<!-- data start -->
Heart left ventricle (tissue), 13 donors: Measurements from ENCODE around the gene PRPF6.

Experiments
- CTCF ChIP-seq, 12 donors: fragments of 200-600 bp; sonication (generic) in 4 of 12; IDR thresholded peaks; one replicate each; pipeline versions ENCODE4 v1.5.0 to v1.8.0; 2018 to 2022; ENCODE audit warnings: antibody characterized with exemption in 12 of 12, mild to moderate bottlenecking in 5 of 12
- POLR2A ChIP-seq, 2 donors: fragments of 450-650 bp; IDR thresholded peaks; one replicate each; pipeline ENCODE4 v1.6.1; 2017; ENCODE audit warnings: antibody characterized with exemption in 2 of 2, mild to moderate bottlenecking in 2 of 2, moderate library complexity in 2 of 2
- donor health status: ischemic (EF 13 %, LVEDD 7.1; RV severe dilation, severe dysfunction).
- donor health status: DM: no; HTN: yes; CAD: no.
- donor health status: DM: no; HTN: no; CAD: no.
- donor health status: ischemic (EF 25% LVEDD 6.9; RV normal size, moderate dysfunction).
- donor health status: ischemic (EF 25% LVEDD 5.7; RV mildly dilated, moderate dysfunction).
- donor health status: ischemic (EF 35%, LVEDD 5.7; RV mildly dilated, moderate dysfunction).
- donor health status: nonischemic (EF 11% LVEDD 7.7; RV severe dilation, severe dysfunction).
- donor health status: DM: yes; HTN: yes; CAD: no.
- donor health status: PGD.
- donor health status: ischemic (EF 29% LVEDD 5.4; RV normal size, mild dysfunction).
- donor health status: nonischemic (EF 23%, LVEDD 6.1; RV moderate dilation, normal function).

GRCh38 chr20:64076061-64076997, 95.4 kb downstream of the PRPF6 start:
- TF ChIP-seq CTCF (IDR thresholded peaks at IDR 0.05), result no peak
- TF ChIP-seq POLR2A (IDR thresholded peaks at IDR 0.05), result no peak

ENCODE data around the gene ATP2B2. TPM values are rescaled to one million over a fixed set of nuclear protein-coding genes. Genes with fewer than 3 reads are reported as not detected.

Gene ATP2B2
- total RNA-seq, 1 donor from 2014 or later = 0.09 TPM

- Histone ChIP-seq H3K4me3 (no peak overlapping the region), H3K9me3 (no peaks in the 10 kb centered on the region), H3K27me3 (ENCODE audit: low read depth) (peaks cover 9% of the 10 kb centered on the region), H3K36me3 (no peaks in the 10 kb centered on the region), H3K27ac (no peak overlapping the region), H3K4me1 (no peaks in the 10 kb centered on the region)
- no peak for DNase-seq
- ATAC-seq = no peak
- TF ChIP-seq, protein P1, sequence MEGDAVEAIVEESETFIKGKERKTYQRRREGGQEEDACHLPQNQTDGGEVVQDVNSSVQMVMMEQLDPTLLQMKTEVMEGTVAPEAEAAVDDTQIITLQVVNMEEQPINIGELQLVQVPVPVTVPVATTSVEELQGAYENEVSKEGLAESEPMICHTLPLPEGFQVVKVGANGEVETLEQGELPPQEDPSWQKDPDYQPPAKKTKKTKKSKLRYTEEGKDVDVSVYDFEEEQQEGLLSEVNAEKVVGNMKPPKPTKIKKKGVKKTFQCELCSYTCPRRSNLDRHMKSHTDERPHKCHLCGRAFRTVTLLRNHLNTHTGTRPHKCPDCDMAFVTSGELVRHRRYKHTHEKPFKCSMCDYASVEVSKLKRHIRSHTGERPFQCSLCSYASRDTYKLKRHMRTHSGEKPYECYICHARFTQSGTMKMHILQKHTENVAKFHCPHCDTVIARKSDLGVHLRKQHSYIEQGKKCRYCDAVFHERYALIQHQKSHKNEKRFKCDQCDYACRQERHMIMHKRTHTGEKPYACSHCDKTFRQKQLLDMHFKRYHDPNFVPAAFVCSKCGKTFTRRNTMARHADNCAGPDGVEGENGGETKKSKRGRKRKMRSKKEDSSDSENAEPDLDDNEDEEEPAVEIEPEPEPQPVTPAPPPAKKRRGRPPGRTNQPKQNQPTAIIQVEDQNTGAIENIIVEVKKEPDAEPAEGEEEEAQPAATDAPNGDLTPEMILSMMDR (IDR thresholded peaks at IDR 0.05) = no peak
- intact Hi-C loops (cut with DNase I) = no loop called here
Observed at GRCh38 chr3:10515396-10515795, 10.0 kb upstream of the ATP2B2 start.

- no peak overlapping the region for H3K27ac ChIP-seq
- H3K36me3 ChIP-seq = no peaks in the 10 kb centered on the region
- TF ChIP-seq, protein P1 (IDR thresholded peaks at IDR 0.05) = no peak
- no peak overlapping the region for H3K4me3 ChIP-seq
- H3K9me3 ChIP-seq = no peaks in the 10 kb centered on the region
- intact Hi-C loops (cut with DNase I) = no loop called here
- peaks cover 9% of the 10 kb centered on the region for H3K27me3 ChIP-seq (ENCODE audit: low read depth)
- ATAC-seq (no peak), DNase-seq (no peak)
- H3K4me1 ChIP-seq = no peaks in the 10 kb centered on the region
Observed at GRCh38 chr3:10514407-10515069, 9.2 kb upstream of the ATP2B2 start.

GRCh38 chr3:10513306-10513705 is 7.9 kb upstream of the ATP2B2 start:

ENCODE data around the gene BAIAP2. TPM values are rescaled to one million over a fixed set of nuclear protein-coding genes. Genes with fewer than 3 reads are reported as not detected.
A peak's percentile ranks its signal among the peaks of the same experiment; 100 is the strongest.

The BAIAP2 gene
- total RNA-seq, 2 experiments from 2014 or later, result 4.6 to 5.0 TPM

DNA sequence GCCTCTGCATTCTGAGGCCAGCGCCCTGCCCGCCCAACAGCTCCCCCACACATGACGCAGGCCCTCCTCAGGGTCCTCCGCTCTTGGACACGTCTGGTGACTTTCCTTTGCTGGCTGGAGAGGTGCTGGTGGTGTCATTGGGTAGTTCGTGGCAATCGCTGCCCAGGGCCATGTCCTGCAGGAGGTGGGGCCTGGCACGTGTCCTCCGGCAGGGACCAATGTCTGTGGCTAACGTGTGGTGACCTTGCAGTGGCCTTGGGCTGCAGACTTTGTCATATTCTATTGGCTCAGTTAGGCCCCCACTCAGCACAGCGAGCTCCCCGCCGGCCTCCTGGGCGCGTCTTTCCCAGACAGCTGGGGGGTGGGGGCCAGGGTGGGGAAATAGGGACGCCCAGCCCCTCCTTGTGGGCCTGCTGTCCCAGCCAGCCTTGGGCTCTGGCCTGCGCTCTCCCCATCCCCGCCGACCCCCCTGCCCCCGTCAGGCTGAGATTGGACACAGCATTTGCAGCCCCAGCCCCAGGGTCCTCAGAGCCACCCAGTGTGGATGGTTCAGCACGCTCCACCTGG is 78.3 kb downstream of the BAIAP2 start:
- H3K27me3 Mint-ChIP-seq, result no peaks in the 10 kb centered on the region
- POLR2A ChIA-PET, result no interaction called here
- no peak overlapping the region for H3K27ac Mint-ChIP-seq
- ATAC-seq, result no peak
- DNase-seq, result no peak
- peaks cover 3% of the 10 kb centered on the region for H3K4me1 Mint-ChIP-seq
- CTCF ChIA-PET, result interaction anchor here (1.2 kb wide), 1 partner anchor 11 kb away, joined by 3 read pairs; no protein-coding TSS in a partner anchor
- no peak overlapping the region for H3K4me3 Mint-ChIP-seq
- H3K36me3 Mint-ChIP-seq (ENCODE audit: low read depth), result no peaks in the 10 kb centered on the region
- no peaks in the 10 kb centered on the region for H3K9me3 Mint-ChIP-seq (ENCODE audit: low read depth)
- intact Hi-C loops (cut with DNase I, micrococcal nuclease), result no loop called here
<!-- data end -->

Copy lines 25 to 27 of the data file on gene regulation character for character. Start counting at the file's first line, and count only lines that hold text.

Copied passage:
- TF ChIP-seq, protein P1, sequence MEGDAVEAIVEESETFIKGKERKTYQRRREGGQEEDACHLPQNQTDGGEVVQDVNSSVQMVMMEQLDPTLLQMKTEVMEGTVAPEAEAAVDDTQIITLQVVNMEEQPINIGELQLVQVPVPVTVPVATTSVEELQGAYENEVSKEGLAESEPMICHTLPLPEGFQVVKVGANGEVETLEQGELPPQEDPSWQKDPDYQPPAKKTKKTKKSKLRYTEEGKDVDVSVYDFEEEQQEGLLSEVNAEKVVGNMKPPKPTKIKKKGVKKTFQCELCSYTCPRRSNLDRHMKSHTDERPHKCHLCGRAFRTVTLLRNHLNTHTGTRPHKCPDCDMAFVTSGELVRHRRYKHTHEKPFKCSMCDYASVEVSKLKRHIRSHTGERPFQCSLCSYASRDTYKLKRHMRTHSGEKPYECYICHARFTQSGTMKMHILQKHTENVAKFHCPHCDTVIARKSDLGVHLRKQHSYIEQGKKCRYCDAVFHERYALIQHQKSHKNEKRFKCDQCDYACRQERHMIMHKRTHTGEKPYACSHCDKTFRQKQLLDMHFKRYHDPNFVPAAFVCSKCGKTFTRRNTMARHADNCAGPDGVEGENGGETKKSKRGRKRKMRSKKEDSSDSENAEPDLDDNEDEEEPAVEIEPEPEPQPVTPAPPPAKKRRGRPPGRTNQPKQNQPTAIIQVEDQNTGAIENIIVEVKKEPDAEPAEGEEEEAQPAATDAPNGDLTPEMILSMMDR (IDR thresholded peaks at IDR 0.05) = no peak
- intact Hi-C loops (cut with DNase I) = no loop called here
Observed at GRCh38 chr3:10515396-10515795, 10.0 kb upstream of the ATP2B2 start.